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RICK NIELSEN CALLS CHEAP TRICK'S 'AT BUDOKAN' THEIR DEFINING MOMENT

11/20/2008

Cheap Trick just released a 30th anniversary box set version of their legendary At Budokan album. The collection features the band's full show from April 30th, 1978, along with a DVD featuring a video of the actual concert, which has only been aired once in Japan.

The band's lead guitarist and songwriter Rick Nielsen isn't ashamed to cite the live set as the band's most important moment, telling The Dallas Observer, "It has its place in music history. The import version sold so well that the label had to release it in the States. For a lot of people, fans, the guys in the band, it was the defining moment. It's one of those records where people ask themselves where they were when they first heard it."

One of the things that set the album apart from all the other live albums of the late '70s was the Beatlemania-like screams from the adoring Tokyo crowd. Nielsen was asked if the band was prepared for that kind of idolatry prior to hitting the stage: "Not really. We played in Iowa and the next day we were on a plane to Tokyo. It was such a culture shock for us. We had played for large crowds before, but as an opener. We had basically been playing clubs in places like Ohio. We knew the records were popular in Japan, but we couldn't have expected what happened at the shows."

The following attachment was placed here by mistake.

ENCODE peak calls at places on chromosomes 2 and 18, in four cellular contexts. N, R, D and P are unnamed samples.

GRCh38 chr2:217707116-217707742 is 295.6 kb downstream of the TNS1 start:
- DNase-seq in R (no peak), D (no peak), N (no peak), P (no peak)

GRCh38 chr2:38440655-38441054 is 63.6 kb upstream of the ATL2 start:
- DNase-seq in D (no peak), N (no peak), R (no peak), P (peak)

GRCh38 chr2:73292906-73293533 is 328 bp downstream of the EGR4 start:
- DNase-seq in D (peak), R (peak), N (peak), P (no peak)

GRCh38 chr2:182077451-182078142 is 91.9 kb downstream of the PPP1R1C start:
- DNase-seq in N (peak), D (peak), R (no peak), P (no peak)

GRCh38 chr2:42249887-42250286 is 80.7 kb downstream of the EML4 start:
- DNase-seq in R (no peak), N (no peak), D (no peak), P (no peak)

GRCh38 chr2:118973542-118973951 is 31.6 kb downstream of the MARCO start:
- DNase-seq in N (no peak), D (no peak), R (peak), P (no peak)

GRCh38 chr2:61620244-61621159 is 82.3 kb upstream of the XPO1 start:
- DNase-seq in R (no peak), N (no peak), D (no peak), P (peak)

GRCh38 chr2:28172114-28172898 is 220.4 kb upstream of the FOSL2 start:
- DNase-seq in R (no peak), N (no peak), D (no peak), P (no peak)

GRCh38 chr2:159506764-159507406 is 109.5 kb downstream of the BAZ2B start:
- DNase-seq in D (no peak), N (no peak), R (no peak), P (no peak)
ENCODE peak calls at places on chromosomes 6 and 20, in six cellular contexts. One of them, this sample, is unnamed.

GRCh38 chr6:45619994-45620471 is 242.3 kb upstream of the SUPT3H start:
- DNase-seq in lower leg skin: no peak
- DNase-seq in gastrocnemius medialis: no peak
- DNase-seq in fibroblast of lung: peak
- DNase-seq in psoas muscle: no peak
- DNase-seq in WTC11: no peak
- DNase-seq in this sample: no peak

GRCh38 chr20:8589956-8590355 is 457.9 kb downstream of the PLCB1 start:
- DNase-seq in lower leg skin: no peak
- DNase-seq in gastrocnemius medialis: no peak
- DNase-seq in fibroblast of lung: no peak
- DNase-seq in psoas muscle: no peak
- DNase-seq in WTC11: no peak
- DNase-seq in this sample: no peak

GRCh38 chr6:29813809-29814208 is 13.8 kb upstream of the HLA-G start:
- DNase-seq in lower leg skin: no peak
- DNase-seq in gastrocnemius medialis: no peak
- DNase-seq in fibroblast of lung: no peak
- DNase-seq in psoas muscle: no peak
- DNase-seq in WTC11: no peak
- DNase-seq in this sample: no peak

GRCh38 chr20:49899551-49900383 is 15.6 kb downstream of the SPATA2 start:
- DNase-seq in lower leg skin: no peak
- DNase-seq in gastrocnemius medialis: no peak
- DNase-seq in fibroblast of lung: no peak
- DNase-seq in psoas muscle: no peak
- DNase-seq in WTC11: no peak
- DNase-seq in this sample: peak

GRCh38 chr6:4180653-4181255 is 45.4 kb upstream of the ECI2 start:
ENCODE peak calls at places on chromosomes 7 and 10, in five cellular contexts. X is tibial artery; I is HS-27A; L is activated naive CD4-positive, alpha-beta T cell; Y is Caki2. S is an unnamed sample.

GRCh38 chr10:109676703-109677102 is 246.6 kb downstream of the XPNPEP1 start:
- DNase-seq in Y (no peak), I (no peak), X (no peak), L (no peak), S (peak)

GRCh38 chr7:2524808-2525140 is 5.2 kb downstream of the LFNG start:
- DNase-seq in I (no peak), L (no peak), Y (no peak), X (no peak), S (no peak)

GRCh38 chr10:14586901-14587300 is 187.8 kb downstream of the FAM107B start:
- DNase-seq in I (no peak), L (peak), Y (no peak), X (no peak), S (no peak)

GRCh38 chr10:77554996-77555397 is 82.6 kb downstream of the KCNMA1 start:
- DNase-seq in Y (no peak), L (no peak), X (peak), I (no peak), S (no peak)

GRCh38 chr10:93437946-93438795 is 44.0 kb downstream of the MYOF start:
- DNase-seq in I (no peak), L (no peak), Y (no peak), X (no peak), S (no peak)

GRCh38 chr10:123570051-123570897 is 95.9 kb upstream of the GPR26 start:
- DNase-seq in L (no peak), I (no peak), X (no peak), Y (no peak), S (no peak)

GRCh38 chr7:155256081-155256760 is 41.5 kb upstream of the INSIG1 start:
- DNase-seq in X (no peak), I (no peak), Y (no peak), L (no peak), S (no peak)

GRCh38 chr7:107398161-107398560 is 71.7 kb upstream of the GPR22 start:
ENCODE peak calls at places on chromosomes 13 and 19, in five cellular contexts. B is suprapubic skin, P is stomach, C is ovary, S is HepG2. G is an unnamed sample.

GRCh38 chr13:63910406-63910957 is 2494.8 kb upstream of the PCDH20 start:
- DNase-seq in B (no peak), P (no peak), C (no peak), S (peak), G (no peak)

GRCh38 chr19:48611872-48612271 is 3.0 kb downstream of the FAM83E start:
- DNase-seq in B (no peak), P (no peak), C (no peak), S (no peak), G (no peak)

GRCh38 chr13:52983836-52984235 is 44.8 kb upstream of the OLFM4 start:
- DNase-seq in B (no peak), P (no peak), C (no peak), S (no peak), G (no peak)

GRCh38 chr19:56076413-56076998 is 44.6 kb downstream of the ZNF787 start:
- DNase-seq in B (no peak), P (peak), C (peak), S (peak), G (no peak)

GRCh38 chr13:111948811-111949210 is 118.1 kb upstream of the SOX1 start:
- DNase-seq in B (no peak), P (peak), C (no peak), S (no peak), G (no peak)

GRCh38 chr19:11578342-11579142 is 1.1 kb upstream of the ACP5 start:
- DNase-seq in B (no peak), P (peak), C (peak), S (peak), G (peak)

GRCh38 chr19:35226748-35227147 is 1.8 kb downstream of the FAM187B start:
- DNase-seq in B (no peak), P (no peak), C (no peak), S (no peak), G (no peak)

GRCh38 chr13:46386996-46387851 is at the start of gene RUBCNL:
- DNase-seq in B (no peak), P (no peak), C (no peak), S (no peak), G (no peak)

He said that the response to the band was nothing like what they faced back home in the States: "Before we went over there, our manager told us to talk slowly. We were told that the Japanese audiences wanted to hear what the band had to say. At least they didn't want us to walk out in a kimono. I mean, we don't wear cowboy hats when we come to Texas. They wanted to know all about the band, hear your voice. If you listen to the record, you can hear the audience, particularly the girls, screaming and then it gets amazingly quiet. They wanted to actually hear what we had to say."

One of the standout tracks from the At Budokan album is the band's cover of Fats Domino's "Ain't That A Shame." Nielsen says that the band actually got the idea to cover the song from John Lennon's 1975 Rock 'N Roll album, rather than from Domino's original version -- although Domino expressed how happy he was with the band's arena-rock version of his classic hit: "Everybody kinda knew the song, but nobody had ever really played it, and so we just kinda put our own little twist to it and just made a good pop song. After the Budokan record came out, Fats Domino's manager came to our show and said, 'Fats would like you guys to have this--the original 'Ain't It A Shame' gold single.' Back then, it was only...the manager and the artist were the only people that ever got those gold 45s."

Cheap Trick's next show is set for December 12th in Elgin, Illinois at the Hemmens Cultural Center, then a New Year's Eve show (December 31st) in Bossier City, Louisiana at the Horseshoe Casino & Hotel - Riverdome.

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